PETA CREDLIN: Just quickly before I go onto another issue, if a business goes to the wall because they can't pay this back pay, if this decision stands as sort of a whole of economy-wide decision on casual workers, if the business goes belly up and then the casuals have now all these new loadings and entitlements coming their way, does the Commonwealth GEARS scheme or whatever it's called now, the Commonwealth entitlements scheme, does the taxpayer then have to foot the bill here?

ATTORNEY-GENERAL: You're talking about the FEG – the Fair Entitlements Guarantee – well when Australian companies fail, if they have put themselves in a position where they're not able to pay entitlements then the Commonwealth has a liability there. But in answer to your question, I think the first point is we don't want to see businesses fail unnecessarily because a class action is brought against them to pay a group of employees both the loading that they received as a casual and if they were mischaracterised in their employment the additional benefits without being able to offset that amount. I mean that would be a terrible result.

PETA CREDLIN: No I understand that. I understand that but if they do fail - if businesses go to the wall and they then can't pay these entitlements - as the court decision stands – does the federal taxpayer have to pick them up?

ATTORNEY-GENERAL: Well potentially but we want to try and negotiate an outcome where we ensure that the businesses don't fail. I mean imagine being in the greatest economic challenge Australia's ever been in, getting a Federal Court decision that says that where an employee was mischaracterised in their employment, you can't even offset the loading they paid them, you paid them in lieu of sick leave …

PETA CREDLIN: I know, it was an extraordinary decision.

ATTORNEY-GENERAL: …yeah and so let's sit down and fix it.

PETA CREDLIN: I've got to ask you about Belt and Road, you are the Attorney-General, this is not your IR hat, the other one – just as important. How is it that a state can sign up with another nation-state another country an agreement that the national government here in Australia have advised them not to go ahead with?

ATTORNEY-GENERAL: Well I guess the question is more should, rather than how. I mean it's been done. I think there was some wise experienced comments made by Colin Barnett, whom I used to work for in state politics as Premier about this. But that's something that the state government's done. Certainly I think that the Federal Government's view is that having consciously made a decision not to sign on to that initiative that that is a decision that should be reflected consistently across all jurisdictions. But nevertheless the Victorian Government has formed an alternative view.

PETA CREDLIN: Did Victoria get a briefing from your intelligence and security agencies in Canberra?

ATTORNEY-GENERAL: Well I'm sure that there'd be briefings about the general prospect of that occurring. I mean, that's something that you'd need really to direct to the Victorian Premier.

PETA CREDLIN: Did you often briefings though Minister?

ATTORNEY-GENERAL: Well look I don't offer those briefings. I don't have line agency control in foreign affairs or ASIO - I have oversight and integrity control of ASIO, so I just can't answer that question for you.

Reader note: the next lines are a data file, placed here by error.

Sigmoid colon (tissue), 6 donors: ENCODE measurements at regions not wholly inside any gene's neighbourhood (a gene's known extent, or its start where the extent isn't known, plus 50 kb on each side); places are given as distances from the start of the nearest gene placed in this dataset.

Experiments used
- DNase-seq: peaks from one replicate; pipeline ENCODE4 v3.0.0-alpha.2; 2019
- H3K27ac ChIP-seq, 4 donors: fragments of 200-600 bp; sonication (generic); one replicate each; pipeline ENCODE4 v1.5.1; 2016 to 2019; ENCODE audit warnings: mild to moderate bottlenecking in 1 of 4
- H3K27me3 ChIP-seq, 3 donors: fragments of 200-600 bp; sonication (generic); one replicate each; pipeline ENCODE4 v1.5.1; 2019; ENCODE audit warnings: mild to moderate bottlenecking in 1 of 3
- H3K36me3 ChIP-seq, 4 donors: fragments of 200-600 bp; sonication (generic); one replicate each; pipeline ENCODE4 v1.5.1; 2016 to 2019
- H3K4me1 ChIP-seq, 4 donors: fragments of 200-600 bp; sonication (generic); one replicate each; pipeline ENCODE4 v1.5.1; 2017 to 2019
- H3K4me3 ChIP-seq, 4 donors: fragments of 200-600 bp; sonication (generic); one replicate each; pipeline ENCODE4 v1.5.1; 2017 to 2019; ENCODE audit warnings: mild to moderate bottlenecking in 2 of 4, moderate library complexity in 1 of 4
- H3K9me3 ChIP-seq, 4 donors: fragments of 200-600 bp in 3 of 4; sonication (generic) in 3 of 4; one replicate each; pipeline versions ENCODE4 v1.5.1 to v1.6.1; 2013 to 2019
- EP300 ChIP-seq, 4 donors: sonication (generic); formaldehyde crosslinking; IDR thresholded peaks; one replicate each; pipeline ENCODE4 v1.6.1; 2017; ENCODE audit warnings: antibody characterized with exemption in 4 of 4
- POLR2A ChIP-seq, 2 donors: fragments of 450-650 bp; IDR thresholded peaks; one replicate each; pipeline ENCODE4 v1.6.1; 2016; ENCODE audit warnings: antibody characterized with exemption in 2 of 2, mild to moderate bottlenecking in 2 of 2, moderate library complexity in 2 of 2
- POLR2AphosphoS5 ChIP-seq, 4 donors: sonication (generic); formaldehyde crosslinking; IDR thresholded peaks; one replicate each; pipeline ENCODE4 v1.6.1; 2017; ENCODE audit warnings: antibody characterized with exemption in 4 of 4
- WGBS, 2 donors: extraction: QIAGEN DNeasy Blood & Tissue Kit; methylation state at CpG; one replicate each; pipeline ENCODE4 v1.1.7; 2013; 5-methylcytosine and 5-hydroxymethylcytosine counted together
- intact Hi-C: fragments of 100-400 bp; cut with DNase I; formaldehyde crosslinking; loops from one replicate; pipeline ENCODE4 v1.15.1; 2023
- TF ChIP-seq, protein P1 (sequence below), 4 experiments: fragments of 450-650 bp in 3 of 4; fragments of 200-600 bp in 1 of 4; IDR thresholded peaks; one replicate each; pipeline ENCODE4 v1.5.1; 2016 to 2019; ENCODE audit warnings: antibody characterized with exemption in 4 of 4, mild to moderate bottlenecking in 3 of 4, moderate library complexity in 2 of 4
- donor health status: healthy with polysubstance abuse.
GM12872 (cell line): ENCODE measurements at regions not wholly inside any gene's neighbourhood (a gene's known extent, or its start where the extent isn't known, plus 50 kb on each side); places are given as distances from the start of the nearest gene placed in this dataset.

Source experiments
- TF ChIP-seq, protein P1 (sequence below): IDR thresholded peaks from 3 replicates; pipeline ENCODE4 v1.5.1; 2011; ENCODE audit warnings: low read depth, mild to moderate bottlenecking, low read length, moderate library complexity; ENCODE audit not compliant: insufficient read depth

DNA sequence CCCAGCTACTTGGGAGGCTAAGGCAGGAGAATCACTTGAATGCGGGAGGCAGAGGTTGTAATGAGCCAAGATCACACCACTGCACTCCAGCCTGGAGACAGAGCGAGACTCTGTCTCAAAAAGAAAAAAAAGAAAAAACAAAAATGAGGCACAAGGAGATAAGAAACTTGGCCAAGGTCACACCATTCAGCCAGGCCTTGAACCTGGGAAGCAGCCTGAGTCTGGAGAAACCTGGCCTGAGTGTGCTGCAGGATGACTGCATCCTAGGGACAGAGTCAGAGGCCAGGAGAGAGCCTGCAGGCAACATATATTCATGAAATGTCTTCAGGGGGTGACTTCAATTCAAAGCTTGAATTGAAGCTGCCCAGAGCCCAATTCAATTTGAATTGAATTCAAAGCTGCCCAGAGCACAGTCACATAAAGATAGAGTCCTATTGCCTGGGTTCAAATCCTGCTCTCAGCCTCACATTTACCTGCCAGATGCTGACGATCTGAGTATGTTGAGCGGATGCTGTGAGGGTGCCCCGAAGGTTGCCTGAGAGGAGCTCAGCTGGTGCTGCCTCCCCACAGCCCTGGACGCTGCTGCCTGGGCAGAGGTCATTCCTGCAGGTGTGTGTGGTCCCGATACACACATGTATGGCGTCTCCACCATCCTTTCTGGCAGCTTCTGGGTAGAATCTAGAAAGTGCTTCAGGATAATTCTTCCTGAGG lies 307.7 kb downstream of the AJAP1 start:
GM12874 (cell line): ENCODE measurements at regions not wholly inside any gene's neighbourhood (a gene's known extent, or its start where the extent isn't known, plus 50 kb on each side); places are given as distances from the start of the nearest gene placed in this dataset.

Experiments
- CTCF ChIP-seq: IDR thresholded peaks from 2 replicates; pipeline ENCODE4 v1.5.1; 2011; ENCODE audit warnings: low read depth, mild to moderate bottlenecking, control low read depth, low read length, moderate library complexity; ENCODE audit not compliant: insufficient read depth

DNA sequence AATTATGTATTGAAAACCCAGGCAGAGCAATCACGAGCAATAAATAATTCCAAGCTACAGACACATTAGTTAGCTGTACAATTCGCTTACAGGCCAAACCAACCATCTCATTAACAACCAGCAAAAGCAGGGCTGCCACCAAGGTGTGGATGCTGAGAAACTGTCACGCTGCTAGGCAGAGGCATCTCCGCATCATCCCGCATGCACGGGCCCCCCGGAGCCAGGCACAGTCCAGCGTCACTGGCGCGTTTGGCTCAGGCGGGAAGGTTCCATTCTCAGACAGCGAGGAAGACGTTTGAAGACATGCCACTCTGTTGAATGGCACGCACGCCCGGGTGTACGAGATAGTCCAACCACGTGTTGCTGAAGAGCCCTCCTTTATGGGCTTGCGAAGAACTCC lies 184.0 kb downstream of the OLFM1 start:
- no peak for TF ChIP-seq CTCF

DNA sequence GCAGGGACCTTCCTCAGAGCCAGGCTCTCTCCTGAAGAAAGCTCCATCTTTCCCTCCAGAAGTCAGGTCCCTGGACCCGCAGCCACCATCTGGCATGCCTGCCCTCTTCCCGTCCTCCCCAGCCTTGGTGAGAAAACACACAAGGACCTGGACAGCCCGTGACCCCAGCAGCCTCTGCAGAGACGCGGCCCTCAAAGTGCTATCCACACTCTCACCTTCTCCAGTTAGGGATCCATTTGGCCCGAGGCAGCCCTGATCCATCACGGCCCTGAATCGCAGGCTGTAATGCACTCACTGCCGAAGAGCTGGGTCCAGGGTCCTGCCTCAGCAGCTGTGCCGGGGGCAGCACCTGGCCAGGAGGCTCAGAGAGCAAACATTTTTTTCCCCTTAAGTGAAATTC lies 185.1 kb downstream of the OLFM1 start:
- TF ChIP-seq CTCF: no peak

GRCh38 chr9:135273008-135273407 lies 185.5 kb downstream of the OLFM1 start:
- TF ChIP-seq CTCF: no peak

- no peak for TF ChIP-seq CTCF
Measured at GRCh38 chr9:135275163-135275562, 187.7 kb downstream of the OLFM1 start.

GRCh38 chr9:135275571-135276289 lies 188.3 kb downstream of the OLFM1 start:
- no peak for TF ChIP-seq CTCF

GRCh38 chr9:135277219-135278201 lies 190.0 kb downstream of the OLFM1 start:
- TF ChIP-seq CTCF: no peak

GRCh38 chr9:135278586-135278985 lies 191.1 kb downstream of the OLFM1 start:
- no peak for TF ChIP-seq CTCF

PETA CREDLIN: So there's nothing at a Commonwealth level that you could do or the Prime Minister could do in order to stop this agreement going ahead at your, in your, you know, level?

ATTORNEY-GENERAL: Well I don't know whether that question was ever investigated in a legal sense and what type of forewarning there was again I can't give you general advice as to that. But we would obviously prefer that state governments stick to their patch - that the Federal Government controls in a consistent way the foreign position in foreign matters of the Commonwealth of Australia. I think that it's not a particularly fortunate outcome that's been engaged in. I think Colin Barnett's comments are very true – it probably represents a state government treading into the space that isn't theirs, but these things happen from time to time.

PETA CREDLIN: Right, talk to me about this brouhaha with state borders too. A lot of people are saying that you're to blame and this was the words of the Deputy Opposition Leader today, that somehow the PM's to blame for the border closures. That's not how it works. Why are they closed we know we are told it's health advice what can be done about opening those borders up and what's the likelihood do you think of a constitutional challenge by people like Pauline Hanson?

ATTORNEY-GENERAL: Yeah well the Opposition has never been more opposite than what they're being at the moment. I mean blaming the Prime Minister for the closure of state borders that is, that is novel I've got to say. But that is a decision clearly that's been made by state premiers. There are constitutional issues that feed into it, health issues and I think predominantly economic issues. So in my own state of Western Australia I would hate to see our state's tourism, retail, hospitality industry miss out because we kept borders closed for longer than they needed to be closed. And I guess a lot of people in Queensland feel precisely the same way. And those two states will be competing against each other for Australian tourists who might otherwise have gone overseas will be looking for somewhere to go and spend their hard earned money in Australia. So there's obviously a balance to strike here; Premiers are making their own determination about that balance. I think that's something that'd have to be reassessed on an almost daily basis. There are staged ways to look at this as well. I mean look, South Australia and Western Australia have both got low cases of COVID-19 and yet the border is closed between the two jurisdictions. That doesn't make a whole lot of sense at this point in time.